Wild About Omaha

Last Friday, A. and I spent nearly an entire day on the other side of the river, and I think he would be disappointed if I did not mention that we attended several of the complimentary activities. He even suggested that I use "Kids" as the 'theme song' for this blog, as it turned out to the be a leitmotif that day. The first time we heard it, I believe, was when I was driving us into town. A. reached over to turn the volume up, and my fingers repeatedly tapped out the melody on the steering wheel.

"Who is this?" he asked.

"I'm going to guess MGMT," I said. "It sounds like them." Sounds like them? Of course it was them; the sounds were tautened and expanded, vocals pitched up an octave. The keyboards were turned into sleazy synthesizers. Even elements of the original filter through what some would call a digital haze.

"How do they come up with that?" A. questioned.

I shrugged. "I don't know." They're geniuses. Indie geniuses that sound excellent on the radio but are second-rate performers. (Or so I've been told.)

I've also been told that the "Witching Hour" at Omaha's Blue Barn Theatre is, in its own way, phenomenal. Which is precisely why I chose--out of many different events that the Mutual of Omaha sponsored in honor of its centennial celebration--to go to Hysterical Blindness 3. At first, I wasn't sure if A. would enjoy a somewhat spontaneous series of performances, but I turned out to be quite wrong. Not only we were subjected to serious, bubbly, interactive, excited, humorous, slap-stick one-minute plays, but were also treated to beverages (including wine tasting) and sustenance outside the theater. Brilliant. (Which is why, out of all the places we visited, the Blue Barn turned out to be our favorite.)

This is a picture of some old mailboxes that were in the lobby of the Blue Barn.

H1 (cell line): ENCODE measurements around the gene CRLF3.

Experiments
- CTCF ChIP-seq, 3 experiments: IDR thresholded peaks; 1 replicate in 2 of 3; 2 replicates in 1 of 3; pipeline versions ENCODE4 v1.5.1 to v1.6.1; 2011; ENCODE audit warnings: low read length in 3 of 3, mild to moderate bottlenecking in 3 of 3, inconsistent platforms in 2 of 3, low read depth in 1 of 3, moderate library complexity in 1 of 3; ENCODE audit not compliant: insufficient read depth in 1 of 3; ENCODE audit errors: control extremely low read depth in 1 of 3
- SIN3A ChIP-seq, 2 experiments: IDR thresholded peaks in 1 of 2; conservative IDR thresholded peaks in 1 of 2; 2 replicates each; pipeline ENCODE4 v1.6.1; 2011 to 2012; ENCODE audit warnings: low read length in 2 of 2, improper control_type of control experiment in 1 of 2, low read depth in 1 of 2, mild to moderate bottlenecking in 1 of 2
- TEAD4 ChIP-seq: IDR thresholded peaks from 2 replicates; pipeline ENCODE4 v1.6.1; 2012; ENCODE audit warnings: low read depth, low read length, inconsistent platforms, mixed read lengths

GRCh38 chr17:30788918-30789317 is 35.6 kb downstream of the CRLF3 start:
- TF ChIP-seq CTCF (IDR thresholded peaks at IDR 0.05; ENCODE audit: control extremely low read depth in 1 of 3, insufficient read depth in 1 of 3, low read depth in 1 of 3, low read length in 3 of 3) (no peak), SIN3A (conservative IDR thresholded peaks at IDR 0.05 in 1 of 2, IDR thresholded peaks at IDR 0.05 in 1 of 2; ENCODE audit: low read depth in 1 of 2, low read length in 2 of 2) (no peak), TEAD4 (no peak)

We headed over to the Durham Museum (previously the Western Heritage Museum) next. Once a Union Pacific Railway Station, the building used to play host to around 10,000 travelers and 64 trains a day in the 1930s. Once Amtrak--the government's effort to consolidate passenger rail traffic--became 'popular,' the station closed. (The tracks behind the museum, however, are still frequently used. In the time that A. and I were in the area, we several Union Pacific trains go by.) Today, the architecturally-beautiful museum plays hosts to exhibits that explain regional history, as well as culture and science from days past. There are also trains, real trains--including an engine and a caboose--that that free to explore.


Photo Source
Every Christmas, there is a huge tree that is locally grown and cut in order to decorate the grand lobby of the Durham Museum.


This is the inside of the trolley.




Outside, there were thunderstorms around, so I thought I could get a picture of the clouds rolling across the sky in front of the sunset. This picture doesn't capture how beautiful the evening was at all--it doesn't exhibit the breeze fluttering in the air, the smell of the city, the taste of the root beer float on my tongue.

Speaking of that root beer, I read later in the Omaha World Herald that within the first hour and a half of the Wild About Omaha festivities, that volunteers at the Durham had handed out 2,000 root beer floats. I would believe it. When A. and I stood in line to receive ours, a worker wheeled out a cart filled with a few layers of empty two-liter bottles of Barq's. I wish I would have snapped a picture of that spectacle.

Other events of the evening included a visit to the Bemis Center, a contemporary arts center that provides living accommodations/studios for artists who desire a supportive community, and Hot Shops, a 92,000 square foot art center filled with galleries, studios, and showrooms. There are also three anchor stores: Bruning Sculpture, Loken Forge, and Crystal Forge, where live demonstrations of glass-blowing took place.

Of course, no trip to the Old Market would be complete without a visit to some of the shops. Before we left the area for the evening, A. and I stopped back at "Retro," a store in the alley between Jackson and Jones. (I'm sure that if I mention the store sold incense, polyester pants, and hookahs in the 18-and-over room in the back, you can imagine the vibe of the store.) A. and I did find a few things to purchase, however (minus the incense and hookah).


That doesn't mean I didn't have the lyrics to "Kids" playing through my head as I browsed through racks of thick, patterned polyester shirts and fedoras, which I find eternally fashionable.

Control yourself.
Take only what you need from it...

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